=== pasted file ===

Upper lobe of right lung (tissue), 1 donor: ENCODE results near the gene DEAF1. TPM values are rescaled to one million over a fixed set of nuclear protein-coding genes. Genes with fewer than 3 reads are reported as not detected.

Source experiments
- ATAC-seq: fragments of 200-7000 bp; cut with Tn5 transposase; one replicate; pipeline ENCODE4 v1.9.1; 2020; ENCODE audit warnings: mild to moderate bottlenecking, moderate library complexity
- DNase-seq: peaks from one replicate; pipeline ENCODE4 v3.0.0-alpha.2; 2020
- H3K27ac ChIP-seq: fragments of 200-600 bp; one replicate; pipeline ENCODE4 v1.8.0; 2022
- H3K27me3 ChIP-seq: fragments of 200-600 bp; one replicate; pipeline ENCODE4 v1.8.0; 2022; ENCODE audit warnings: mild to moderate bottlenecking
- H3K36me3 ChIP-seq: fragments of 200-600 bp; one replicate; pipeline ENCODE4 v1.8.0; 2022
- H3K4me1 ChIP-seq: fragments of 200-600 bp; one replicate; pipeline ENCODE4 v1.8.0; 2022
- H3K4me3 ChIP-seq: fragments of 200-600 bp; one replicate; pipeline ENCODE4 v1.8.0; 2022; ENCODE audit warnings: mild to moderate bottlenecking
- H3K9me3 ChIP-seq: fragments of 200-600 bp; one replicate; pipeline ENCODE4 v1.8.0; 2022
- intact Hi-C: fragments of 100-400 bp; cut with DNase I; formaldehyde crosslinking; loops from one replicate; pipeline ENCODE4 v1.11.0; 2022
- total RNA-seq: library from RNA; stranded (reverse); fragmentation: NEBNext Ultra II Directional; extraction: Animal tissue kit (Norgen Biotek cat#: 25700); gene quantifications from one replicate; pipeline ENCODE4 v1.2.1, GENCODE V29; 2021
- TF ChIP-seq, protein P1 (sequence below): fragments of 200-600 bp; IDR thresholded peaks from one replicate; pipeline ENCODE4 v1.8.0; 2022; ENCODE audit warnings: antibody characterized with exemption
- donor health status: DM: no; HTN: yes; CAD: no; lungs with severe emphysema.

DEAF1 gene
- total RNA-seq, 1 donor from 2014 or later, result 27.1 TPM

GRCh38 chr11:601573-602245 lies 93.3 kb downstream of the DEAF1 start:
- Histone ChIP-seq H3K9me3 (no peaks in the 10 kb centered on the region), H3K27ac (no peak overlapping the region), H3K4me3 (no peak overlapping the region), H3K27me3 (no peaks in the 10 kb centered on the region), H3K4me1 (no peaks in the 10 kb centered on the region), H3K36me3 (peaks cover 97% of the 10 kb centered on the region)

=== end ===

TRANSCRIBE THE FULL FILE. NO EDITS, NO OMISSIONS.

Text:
Upper lobe of right lung (tissue), 1 donor: ENCODE results near the gene DEAF1. TPM values are rescaled to one million over a fixed set of nuclear protein-coding genes. Genes with fewer than 3 reads are reported as not detected.

Source experiments
- ATAC-seq: fragments of 200-7000 bp; cut with Tn5 transposase; one replicate; pipeline ENCODE4 v1.9.1; 2020; ENCODE audit warnings: mild to moderate bottlenecking, moderate library complexity
- DNase-seq: peaks from one replicate; pipeline ENCODE4 v3.0.0-alpha.2; 2020
- H3K27ac ChIP-seq: fragments of 200-600 bp; one replicate; pipeline ENCODE4 v1.8.0; 2022
- H3K27me3 ChIP-seq: fragments of 200-600 bp; one replicate; pipeline ENCODE4 v1.8.0; 2022; ENCODE audit warnings: mild to moderate bottlenecking
- H3K36me3 ChIP-seq: fragments of 200-600 bp; one replicate; pipeline ENCODE4 v1.8.0; 2022
- H3K4me1 ChIP-seq: fragments of 200-600 bp; one replicate; pipeline ENCODE4 v1.8.0; 2022
- H3K4me3 ChIP-seq: fragments of 200-600 bp; one replicate; pipeline ENCODE4 v1.8.0; 2022; ENCODE audit warnings: mild to moderate bottlenecking
- H3K9me3 ChIP-seq: fragments of 200-600 bp; one replicate; pipeline ENCODE4 v1.8.0; 2022
- intact Hi-C: fragments of 100-400 bp; cut with DNase I; formaldehyde crosslinking; loops from one replicate; pipeline ENCODE4 v1.11.0; 2022
- total RNA-seq: library from RNA; stranded (reverse); fragmentation: NEBNext Ultra II Directional; extraction: Animal tissue kit (Norgen Biotek cat#: 25700); gene quantifications from one replicate; pipeline ENCODE4 v1.2.1, GENCODE V29; 2021
- TF ChIP-seq, protein P1 (sequence below): fragments of 200-600 bp; IDR thresholded peaks from one replicate; pipeline ENCODE4 v1.8.0; 2022; ENCODE audit warnings: antibody characterized with exemption
- donor health status: DM: no; HTN: yes; CAD: no; lungs with severe emphysema.

DEAF1 gene
- total RNA-seq, 1 donor from 2014 or later, result 27.1 TPM

GRCh38 chr11:601573-602245 lies 93.3 kb downstream of the DEAF1 start:
- Histone ChIP-seq H3K9me3 (no peaks in the 10 kb centered on the region), H3K27ac (no peak overlapping the region), H3K4me3 (no peak overlapping the region), H3K27me3 (no peaks in the 10 kb centered on the region), H3K4me1 (no peaks in the 10 kb centered on the region), H3K36me3 (peaks cover 97% of the 10 kb centered on the region)